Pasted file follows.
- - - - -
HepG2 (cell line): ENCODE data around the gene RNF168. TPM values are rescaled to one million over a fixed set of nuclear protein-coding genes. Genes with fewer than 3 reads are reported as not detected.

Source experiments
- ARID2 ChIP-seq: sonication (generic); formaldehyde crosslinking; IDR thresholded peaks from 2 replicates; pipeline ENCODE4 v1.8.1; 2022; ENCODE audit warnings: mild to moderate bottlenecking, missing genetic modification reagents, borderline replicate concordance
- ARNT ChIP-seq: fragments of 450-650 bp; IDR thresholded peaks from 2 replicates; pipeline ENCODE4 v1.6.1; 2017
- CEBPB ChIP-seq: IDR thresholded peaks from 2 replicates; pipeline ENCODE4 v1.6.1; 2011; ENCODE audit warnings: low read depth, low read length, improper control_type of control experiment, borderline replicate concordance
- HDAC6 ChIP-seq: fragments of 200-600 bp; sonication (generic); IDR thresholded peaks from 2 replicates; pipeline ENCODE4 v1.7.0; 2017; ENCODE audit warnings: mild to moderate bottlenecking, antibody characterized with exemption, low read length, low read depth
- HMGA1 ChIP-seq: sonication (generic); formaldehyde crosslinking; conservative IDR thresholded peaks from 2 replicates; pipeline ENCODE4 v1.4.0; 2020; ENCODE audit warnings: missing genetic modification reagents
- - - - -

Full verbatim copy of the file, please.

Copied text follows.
HepG2 (cell line): ENCODE data around the gene RNF168. TPM values are rescaled to one million over a fixed set of nuclear protein-coding genes. Genes with fewer than 3 reads are reported as not detected.

Source experiments
- ARID2 ChIP-seq: sonication (generic); formaldehyde crosslinking; IDR thresholded peaks from 2 replicates; pipeline ENCODE4 v1.8.1; 2022; ENCODE audit warnings: mild to moderate bottlenecking, missing genetic modification reagents, borderline replicate concordance
- ARNT ChIP-seq: fragments of 450-650 bp; IDR thresholded peaks from 2 replicates; pipeline ENCODE4 v1.6.1; 2017
- CEBPB ChIP-seq: IDR thresholded peaks from 2 replicates; pipeline ENCODE4 v1.6.1; 2011; ENCODE audit warnings: low read depth, low read length, improper control_type of control experiment, borderline replicate concordance
- HDAC6 ChIP-seq: fragments of 200-600 bp; sonication (generic); IDR thresholded peaks from 2 replicates; pipeline ENCODE4 v1.7.0; 2017; ENCODE audit warnings: mild to moderate bottlenecking, antibody characterized with exemption, low read length, low read depth
- HMGA1 ChIP-seq: sonication (generic); formaldehyde crosslinking; conservative IDR thresholded peaks from 2 replicates; pipeline ENCODE4 v1.4.0; 2020; ENCODE audit warnings: missing genetic modification reagents